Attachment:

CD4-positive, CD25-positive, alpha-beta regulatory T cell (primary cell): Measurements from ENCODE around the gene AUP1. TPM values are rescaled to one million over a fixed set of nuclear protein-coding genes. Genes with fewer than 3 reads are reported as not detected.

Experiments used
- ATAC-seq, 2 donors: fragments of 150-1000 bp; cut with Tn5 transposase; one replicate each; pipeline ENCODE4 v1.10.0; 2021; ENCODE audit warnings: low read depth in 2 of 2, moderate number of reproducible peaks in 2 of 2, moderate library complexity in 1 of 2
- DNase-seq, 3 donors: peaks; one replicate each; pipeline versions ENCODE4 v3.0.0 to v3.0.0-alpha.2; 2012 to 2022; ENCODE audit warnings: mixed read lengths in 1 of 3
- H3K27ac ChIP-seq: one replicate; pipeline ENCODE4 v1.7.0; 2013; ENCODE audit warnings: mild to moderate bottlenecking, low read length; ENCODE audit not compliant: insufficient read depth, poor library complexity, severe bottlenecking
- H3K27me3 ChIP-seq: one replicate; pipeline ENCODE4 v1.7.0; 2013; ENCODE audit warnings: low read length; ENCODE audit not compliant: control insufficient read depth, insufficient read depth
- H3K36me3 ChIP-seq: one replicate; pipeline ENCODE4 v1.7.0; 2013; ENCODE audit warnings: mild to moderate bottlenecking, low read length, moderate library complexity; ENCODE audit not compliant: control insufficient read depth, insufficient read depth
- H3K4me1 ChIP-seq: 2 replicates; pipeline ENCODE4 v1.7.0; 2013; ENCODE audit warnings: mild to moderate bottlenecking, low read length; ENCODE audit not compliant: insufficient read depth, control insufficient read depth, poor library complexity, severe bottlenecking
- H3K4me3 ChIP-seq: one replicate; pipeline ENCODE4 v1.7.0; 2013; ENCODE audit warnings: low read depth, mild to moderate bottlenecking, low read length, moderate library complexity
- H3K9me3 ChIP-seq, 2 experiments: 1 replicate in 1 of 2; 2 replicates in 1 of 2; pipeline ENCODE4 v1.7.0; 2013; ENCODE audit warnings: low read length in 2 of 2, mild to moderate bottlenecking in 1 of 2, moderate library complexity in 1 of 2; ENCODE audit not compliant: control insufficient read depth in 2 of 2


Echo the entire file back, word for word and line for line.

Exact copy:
CD4-positive, CD25-positive, alpha-beta regulatory T cell (primary cell): Measurements from ENCODE around the gene AUP1. TPM values are rescaled to one million over a fixed set of nuclear protein-coding genes. Genes with fewer than 3 reads are reported as not detected.

Experiments used
- ATAC-seq, 2 donors: fragments of 150-1000 bp; cut with Tn5 transposase; one replicate each; pipeline ENCODE4 v1.10.0; 2021; ENCODE audit warnings: low read depth in 2 of 2, moderate number of reproducible peaks in 2 of 2, moderate library complexity in 1 of 2
- DNase-seq, 3 donors: peaks; one replicate each; pipeline versions ENCODE4 v3.0.0 to v3.0.0-alpha.2; 2012 to 2022; ENCODE audit warnings: mixed read lengths in 1 of 3
- H3K27ac ChIP-seq: one replicate; pipeline ENCODE4 v1.7.0; 2013; ENCODE audit warnings: mild to moderate bottlenecking, low read length; ENCODE audit not compliant: insufficient read depth, poor library complexity, severe bottlenecking
- H3K27me3 ChIP-seq: one replicate; pipeline ENCODE4 v1.7.0; 2013; ENCODE audit warnings: low read length; ENCODE audit not compliant: control insufficient read depth, insufficient read depth
- H3K36me3 ChIP-seq: one replicate; pipeline ENCODE4 v1.7.0; 2013; ENCODE audit warnings: mild to moderate bottlenecking, low read length, moderate library complexity; ENCODE audit not compliant: control insufficient read depth, insufficient read depth
- H3K4me1 ChIP-seq: 2 replicates; pipeline ENCODE4 v1.7.0; 2013; ENCODE audit warnings: mild to moderate bottlenecking, low read length; ENCODE audit not compliant: insufficient read depth, control insufficient read depth, poor library complexity, severe bottlenecking
- H3K4me3 ChIP-seq: one replicate; pipeline ENCODE4 v1.7.0; 2013; ENCODE audit warnings: low read depth, mild to moderate bottlenecking, low read length, moderate library complexity
- H3K9me3 ChIP-seq, 2 experiments: 1 replicate in 1 of 2; 2 replicates in 1 of 2; pipeline ENCODE4 v1.7.0; 2013; ENCODE audit warnings: low read length in 2 of 2, mild to moderate bottlenecking in 1 of 2, moderate library complexity in 1 of 2; ENCODE audit not compliant: control insufficient read depth in 2 of 2